Published January 10, 2003
American Legion Magazine
Since Sept. 11, Americans have grown more aware of the Central Intelligence Agency’s singular contribution to our war against terrorism. In Afghanistan the CIA has provided vital strategic and tactical information for U.S. and allied troops in their efforts to destroy the elusive and dug-in Taliban and Al Qaeda fighters. These fanatical terrorists insist that the deadly assaults on the World Trade Center and the Pentagon are just punishment for the Great Satan.
Over the years, most Americans have quietly accepted the need for foreign intelligence activities by our government, including spying and covert action. Such activities, in their view, are essential to defend our national security and are compatible with democracy and the American ethic. This view is especially strong among our fighting men and women who know firsthand the importance of tactical intelligence.
Among intellectuals and media elites, however, the CIA has all too often been a target of unjustified criticism, even derision. To be sure, covert action abroad and intelligence gathering at home pose serious problems for an open society.
In a real sense, espionage, which T.S. Eliot aptly called “a wilderness of mirrors,” is a necessary evil. But it is more. Properly conducted, spying and covert action are necessary and good in a just struggle. And who doubts that American’s war against terror is just?
Espionage is as old as history. In the Old Testament we read that Moses sent spies into the land of Canaan to see whether “the cities they dwell in are camps or strongholds.” (Numbers: 13:17-19)
Cold War Dilemmas
The Cold War was unique because one adversary was fueled by a crusading ideology while the other was constrained by its democratic policy and humane ethic. Yet, Moscow and Washington both employed similar means to advance their interest abroad—persuasion, economic and military aid, espionage, and covert action. Both were engaged in covert activities in the Third World.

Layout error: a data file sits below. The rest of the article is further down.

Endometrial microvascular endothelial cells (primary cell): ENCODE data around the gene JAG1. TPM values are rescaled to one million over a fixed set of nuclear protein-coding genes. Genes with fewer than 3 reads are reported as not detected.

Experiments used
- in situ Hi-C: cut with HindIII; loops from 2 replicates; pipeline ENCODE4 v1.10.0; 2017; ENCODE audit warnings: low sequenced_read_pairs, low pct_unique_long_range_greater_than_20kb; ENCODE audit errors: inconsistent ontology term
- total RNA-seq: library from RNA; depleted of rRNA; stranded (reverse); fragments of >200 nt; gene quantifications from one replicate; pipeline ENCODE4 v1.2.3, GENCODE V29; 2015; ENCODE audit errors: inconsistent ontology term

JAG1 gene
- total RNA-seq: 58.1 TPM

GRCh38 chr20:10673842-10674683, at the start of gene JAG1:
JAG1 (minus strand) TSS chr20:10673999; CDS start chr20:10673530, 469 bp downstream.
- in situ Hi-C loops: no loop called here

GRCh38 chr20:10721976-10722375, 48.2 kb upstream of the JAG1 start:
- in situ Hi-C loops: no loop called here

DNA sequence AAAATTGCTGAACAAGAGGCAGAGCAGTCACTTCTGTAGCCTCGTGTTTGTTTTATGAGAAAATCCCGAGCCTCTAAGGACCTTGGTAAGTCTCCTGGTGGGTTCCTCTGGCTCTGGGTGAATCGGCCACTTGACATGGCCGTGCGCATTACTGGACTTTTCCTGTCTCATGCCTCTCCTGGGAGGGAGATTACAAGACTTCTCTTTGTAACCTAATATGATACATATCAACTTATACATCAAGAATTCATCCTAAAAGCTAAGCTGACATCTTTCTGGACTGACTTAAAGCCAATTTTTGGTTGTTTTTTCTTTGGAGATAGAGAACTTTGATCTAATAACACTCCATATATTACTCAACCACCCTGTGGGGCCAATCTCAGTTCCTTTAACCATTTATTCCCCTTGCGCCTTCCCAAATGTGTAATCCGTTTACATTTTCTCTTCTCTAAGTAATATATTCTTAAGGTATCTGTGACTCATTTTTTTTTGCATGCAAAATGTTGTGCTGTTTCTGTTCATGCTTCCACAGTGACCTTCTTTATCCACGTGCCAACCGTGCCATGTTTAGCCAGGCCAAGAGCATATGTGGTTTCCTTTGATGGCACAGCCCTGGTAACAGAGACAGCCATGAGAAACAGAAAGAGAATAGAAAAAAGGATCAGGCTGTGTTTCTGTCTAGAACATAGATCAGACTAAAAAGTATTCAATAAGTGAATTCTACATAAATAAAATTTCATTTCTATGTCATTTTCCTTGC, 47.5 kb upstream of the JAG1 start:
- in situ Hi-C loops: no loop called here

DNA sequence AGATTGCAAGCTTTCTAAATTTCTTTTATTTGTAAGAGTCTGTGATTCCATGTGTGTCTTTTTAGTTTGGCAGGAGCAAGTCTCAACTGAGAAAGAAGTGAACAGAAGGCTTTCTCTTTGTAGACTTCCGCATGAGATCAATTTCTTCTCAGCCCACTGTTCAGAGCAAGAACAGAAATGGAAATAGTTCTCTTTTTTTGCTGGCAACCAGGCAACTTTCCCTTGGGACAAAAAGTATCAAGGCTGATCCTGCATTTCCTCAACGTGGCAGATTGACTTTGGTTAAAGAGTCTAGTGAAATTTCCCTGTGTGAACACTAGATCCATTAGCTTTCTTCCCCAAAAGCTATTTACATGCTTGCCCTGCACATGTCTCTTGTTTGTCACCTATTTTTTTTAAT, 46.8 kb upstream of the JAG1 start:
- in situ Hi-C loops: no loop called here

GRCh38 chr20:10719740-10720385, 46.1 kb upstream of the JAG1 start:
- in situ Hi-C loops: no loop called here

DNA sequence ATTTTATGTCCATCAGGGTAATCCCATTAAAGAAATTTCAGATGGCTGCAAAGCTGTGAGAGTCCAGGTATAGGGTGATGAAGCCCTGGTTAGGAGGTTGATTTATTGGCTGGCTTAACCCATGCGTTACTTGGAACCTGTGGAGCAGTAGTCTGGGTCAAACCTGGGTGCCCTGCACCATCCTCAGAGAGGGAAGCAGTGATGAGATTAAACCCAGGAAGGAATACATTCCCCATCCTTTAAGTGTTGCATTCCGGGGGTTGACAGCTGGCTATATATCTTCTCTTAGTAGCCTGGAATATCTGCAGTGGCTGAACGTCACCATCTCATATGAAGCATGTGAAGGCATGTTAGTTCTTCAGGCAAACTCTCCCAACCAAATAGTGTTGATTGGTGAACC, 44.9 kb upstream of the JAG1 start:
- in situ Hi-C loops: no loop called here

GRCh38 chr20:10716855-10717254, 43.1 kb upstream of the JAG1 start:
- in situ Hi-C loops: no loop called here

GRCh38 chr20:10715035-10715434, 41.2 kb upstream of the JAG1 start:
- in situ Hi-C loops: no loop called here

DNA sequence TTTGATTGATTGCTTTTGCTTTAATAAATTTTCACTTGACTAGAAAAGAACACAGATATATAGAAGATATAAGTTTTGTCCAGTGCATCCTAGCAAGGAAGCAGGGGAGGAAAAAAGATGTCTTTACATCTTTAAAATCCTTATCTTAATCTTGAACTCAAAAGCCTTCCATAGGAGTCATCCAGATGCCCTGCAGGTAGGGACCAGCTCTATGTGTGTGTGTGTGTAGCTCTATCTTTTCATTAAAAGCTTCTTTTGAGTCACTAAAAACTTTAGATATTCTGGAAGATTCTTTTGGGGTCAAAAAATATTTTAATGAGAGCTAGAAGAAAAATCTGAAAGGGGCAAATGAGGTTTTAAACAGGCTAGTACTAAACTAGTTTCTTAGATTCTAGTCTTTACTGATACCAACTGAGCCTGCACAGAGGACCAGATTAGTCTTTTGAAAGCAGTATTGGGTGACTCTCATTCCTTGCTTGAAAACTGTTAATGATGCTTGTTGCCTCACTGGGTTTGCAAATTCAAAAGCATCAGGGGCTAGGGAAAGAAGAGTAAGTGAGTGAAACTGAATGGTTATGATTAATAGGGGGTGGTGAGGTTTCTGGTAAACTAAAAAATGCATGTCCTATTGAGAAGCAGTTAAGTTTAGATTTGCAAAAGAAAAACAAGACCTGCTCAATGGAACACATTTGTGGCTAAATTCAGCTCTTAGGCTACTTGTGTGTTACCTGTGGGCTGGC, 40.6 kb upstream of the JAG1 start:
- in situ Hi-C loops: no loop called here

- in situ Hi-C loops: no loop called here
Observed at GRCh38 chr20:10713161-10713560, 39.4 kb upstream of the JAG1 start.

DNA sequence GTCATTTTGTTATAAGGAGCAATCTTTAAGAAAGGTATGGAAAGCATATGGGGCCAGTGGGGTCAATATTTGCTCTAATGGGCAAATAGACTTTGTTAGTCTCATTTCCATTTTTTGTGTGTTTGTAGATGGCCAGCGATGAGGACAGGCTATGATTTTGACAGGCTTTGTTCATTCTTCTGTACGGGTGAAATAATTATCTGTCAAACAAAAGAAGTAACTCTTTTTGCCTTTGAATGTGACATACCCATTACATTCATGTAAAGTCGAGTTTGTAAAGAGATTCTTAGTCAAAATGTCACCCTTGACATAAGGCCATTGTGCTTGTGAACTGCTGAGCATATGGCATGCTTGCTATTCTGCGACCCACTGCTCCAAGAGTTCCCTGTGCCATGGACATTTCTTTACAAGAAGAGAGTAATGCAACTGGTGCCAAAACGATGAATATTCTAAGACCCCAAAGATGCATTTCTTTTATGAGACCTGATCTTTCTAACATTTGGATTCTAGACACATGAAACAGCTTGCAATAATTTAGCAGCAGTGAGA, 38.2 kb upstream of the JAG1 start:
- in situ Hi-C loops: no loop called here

Chile is a case in point. The Marxist takeover in Santiago in 1970 by Salvador Allende became a flashpoint in the Cold War. American critics of the CIA seized upon events there to denounce the agency’s involvement before and after the September 1973 coup that overthrew the Marxist regime. Specifically, they charged the agency with complicity in an assassination to prevent Allende from becoming president after he had won one-third of the vote.
The events surrounding the coup which made General Augusto Pinochet leader of the post-Allende junta sparked my interest. So, along with two academic colleagues, I spent ten days in Santiago in July 1974 to examine the situation. The Nixon administration was seeking to mitigate the junta’s human rights abuses without reviving the Marxist threat. As realists, we assumed that the CIA and KGB were involved in Chilean affairs and that the CIA made mistakes.
Focusing on events surrounding the coup, we interviewed all sides: American, Chilean, Red Cross, and UN officials; former president Eduardo Frei; the wife of Ambassador Orlando Letelier, who had served in Washington; junta general Gustavo Leigh Guzman; Raul Cardinal Silva Henrequez, and many others. The Marxists we talked with claimed that Allende was killed by the plotters, but his personal physician told us exactly how Allende had died. Minutes before the soldiers reached the president’s second-story palace office, Allende shot himself in the head.
After spending hours with the U.S. ambassador David Popper and other embassy officials, I concluded that whatever the CIA may have done to scuttle Allende’s election in 1970, it was not involved in the coup that deposed him. I reported my findings at a House subcommittee hearing to the consternation of several members who saw the agency as a “rogue elephant.”